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‘We Don’t Realise How Deep Rooted Patriarchy & Misogyny Are’: Vidya Balan On ‘Natkhat’

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She is a charmer and doesn’t need words to show her emotions on the screens because her expressions do the magic. She is beautiful, speaks from her heart, and has given us roles that made us look up to her. We are talking about the one and only Vidya Balan who has the power to lift your spirits up with a simple conversation.

Vidya’s short film Natkhat is among the Indian films that are in the race for Oscars 2021 in the Best Short Film (Live Action) category. She hasn’t only played the lead character in the movie but is also one of the producers of the movie. Well, I was lucky enough to watch the movie before it releases on VOOT as part of a film festival on the OTT platform with many more short films releasing in the near future.

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The short movie might have a run time of just 33 minutes but is so powerful that it leaves you unsettled because the director Shaan Vyas and Vidya Balan have explored so many talking points mainstream cinema steers clear of. From domestic violence to child abuse, the movie shows a mother teaching a lesson to her son about the rigid patriarchal notions that he doesn’t have to follow and how to treat a woman right.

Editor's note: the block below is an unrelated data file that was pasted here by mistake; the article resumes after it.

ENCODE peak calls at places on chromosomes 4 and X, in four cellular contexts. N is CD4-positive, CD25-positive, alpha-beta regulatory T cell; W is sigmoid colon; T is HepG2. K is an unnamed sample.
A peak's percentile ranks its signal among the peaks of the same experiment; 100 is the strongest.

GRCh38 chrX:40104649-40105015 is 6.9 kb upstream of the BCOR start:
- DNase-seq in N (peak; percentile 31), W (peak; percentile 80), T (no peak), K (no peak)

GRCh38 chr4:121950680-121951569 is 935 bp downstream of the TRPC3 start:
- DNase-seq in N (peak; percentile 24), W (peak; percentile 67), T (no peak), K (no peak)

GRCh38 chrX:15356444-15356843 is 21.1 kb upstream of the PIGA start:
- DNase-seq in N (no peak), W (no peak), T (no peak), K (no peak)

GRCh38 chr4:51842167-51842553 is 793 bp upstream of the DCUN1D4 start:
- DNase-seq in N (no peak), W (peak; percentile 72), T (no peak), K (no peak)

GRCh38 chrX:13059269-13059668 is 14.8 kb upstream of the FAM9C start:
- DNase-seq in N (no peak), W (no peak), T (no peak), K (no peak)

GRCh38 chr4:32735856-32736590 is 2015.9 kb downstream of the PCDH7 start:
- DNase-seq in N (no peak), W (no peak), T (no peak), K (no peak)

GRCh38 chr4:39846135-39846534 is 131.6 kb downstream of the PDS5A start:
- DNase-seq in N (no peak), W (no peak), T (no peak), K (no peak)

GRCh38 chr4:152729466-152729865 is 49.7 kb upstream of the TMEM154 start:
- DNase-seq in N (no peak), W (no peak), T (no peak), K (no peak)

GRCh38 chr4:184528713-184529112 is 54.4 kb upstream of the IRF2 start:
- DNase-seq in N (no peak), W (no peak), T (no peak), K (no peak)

I got a chance to talk to Vidya Balan where we talked about her character in Natkhat, how patriarchal mindset and misogyny are normalized in an Indian household, and much more. 

Here are excerpts from my interaction with her: 

I just saw the film Natkhat and I had goosebumps while watching it. Did you also have goosebumps while you were reading the script as on paper it might have been a bit different? 

It was extremely powerful and I was amazed that Shaan Vyas had chosen to tell this as a short film because it’s like a punch on your gut. Today after watching the movie, I am glad that he presented it as a short film because it may have been too much to take as a full feature-length movie. He has managed to tell the story within those 33 minutes without compromising any elements which is truly commendable. 

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While watching the movie, I also realized how toxicity has been naturalized in Indian households. In one of the sequences, your character is seen serving chapatis to men, hidden behind the ‘ghoonghat’. What’s your take on that? 

It’s normalized to such an extent that we don’t even realize there could be any other possibility. We don’t even realize how deep-rooted this patriarchal mindset and misogyny is. That shot at the dining table is one of my favorite shots because you only see men chomping on their food and their moustaches. It’s staged perfectly.

There’s this one thing that hit me real hard watching the movie that how a child is taking the wrong inspiration from the men and is implementing it in his real life. What do you have to say about it?

It’s high time that we realize that children learn by example and not by instruction. You can tell the child to do the right thing but if you aren’t doing it by yourself, he or she will not do it because children mimic the behaviour of the elders. What also makes you uncomfortable while watching the movie is this innocent child saying, ‘ladki agar tang kare toh usko uthwado’ and it’s a big thing but he is not realising the gravity of it. He has heard adults talk like that.

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One more thing I really liked was how the director has beautifully weaved the story of King Rudra and Urmi into the narrative so that you can make the child understand the point. It somewhere sets the example for new moms on how to teach their sons to respect women.